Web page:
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Subject: character encoding


A new week and a new term from the XMLvoc PSI list!

character encoding


1. A character encoding form plus byte serialization. There are seven 
character encoding schemes in Unicode: UTF-8, UTF-16, UTF-16BE, 
UTF-16LE, UTF-32, UTF-32BE and UTF-32LE. (from the Unicode Consortium 
definition of character encoding scheme, noting that character encoding 
form is defined as: Mapping from a character set definition to the 
actual code units used to represent the data.)

FOLDOC reports (in part)

2. <character 
<http://wombat.doc.ic.ac.uk/foldoc/contents/character.html>> (Or 
"character encoding scheme") A mapping of binary 
<http://wombat.doc.ic.ac.uk/foldoc/foldoc.cgi?binary> values to code 
positions <http://wombat.doc.ic.ac.uk/foldoc/foldoc.cgi?code+positions> 
and back; generally a 1:1 (bijective 
<http://wombat.doc.ic.ac.uk/foldoc/foldoc.cgi?bijective>) mapping.

Wilde's reports (for character encoding scheme):

3. A CES defines a mapping from a given set of characters (the CCS 
<http://wildesweb.com/glossary/ccs>) to encoded forms of the characters.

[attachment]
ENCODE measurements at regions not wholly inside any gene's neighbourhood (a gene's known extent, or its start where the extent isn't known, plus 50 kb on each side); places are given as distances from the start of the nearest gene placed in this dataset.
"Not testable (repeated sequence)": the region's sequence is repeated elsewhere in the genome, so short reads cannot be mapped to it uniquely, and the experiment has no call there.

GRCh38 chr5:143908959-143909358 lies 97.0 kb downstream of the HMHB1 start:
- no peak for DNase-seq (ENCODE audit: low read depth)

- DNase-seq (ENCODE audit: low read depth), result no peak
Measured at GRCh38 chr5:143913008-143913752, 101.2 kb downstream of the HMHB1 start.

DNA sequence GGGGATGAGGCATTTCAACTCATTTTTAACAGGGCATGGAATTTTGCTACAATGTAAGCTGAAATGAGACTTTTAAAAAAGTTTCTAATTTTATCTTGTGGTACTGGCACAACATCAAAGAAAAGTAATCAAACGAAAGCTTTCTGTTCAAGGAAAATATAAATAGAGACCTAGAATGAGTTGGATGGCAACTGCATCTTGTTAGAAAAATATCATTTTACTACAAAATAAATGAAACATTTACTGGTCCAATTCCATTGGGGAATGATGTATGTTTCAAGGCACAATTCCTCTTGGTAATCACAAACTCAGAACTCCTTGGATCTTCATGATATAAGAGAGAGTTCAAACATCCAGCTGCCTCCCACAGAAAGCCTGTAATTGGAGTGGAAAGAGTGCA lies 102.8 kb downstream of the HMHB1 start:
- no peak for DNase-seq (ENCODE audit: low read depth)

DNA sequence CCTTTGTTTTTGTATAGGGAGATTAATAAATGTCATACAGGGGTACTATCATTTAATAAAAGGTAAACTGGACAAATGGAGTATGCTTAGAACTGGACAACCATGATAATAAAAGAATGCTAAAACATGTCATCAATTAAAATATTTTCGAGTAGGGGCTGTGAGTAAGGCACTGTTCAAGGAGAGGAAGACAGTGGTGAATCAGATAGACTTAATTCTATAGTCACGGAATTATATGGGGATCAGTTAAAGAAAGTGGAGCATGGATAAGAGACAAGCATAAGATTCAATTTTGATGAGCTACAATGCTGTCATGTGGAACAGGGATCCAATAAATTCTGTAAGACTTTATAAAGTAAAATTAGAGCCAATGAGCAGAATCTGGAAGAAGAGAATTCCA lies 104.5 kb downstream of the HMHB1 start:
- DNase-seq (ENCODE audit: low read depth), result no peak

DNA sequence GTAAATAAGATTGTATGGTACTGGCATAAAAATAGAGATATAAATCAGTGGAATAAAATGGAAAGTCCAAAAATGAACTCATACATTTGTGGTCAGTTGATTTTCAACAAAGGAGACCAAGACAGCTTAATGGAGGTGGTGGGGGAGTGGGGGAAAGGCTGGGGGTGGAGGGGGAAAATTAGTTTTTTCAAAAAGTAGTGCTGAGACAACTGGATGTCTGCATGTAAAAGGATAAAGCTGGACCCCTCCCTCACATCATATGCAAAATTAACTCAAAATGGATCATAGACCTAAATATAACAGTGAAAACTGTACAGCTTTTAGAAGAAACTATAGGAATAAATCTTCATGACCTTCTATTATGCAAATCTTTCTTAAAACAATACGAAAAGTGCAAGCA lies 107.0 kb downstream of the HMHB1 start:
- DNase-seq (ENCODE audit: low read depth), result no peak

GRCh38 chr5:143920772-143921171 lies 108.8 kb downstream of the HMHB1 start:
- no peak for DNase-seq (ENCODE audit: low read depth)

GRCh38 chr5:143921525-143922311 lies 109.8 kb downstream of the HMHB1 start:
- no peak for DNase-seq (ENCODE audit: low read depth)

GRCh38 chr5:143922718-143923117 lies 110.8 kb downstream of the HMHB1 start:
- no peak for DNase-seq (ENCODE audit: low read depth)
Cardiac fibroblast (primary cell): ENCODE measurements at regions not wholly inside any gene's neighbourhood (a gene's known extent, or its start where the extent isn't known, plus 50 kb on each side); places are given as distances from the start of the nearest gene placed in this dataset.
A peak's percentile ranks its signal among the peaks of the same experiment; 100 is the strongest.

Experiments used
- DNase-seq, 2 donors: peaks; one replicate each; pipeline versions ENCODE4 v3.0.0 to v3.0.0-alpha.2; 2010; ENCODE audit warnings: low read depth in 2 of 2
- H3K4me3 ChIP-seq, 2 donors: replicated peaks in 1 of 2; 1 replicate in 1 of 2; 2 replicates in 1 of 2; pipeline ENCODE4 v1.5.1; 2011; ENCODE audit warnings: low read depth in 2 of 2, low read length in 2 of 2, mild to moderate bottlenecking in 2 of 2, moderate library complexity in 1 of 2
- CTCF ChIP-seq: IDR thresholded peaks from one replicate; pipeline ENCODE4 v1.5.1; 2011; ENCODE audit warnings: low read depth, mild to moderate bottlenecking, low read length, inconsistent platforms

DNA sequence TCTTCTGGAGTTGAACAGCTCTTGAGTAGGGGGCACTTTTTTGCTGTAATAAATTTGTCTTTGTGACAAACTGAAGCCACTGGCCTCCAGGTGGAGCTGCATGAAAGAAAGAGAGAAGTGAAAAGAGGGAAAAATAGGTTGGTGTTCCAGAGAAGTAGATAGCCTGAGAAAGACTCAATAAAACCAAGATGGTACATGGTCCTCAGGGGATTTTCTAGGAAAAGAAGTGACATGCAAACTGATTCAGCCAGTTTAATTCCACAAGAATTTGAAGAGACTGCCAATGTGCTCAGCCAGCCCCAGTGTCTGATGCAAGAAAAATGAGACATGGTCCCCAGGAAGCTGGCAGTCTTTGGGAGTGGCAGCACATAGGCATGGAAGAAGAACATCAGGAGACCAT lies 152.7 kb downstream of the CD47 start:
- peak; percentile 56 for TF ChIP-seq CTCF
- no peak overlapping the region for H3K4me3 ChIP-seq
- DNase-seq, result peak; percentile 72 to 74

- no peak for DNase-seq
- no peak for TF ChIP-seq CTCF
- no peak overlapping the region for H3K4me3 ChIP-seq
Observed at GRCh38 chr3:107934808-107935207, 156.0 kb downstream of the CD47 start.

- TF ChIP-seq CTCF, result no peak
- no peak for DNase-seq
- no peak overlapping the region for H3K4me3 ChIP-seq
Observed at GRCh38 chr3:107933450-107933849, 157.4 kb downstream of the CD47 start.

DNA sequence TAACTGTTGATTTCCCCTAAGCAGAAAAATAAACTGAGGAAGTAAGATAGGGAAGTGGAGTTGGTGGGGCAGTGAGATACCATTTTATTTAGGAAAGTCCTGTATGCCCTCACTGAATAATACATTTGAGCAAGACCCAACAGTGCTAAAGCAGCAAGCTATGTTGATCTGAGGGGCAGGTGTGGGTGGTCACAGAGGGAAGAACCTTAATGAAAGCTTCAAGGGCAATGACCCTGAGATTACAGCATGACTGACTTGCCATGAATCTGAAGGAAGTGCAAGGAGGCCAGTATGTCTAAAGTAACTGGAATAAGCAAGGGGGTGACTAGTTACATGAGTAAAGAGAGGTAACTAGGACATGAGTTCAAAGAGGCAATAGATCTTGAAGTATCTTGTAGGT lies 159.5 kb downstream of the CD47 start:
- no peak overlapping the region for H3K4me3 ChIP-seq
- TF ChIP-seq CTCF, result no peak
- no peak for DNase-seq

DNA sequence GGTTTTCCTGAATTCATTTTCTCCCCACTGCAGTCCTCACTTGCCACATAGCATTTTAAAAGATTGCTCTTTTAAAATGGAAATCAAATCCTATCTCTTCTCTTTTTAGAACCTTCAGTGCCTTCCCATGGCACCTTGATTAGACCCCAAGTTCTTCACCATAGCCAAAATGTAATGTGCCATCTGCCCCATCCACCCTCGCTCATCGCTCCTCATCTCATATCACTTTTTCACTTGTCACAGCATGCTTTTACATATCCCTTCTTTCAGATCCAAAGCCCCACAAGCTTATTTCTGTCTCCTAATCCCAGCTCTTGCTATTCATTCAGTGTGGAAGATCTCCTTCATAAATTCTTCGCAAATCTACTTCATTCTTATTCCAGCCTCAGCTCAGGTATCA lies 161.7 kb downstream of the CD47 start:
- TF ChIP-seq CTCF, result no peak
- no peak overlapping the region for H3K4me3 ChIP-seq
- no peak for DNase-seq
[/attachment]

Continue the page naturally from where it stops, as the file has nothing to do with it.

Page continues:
Thus, there can be multiple CESs for one CCS 

(CCS = Coded Character Set: A CCS identifies a set of characters that 
are relevant and should be identifiable for some Character Set 
<http://wildesweb.com/glossary/characterset>. It does not, however, 
specify the actual encoding of these characters, which is done by one or 
more CES <http://wildesweb.com/glossary/ces>s.)

TechEncyclopedia: no results

Personally I like #1 since we are using Unicode and it seems 
presumptuous at best to re-define terms that have been defined by 
another standards body. Perhaps we should change the name of the entry 
to be character encoding scheme, so that it matches the Unicode glossary 
and simply use their definition.

Hope everyone is having a great day!


Patrick Durusau
Director of Research and Development
Society of Biblical Literature
Co-Editor, ISO 13250, Topic Maps -- Reference Model

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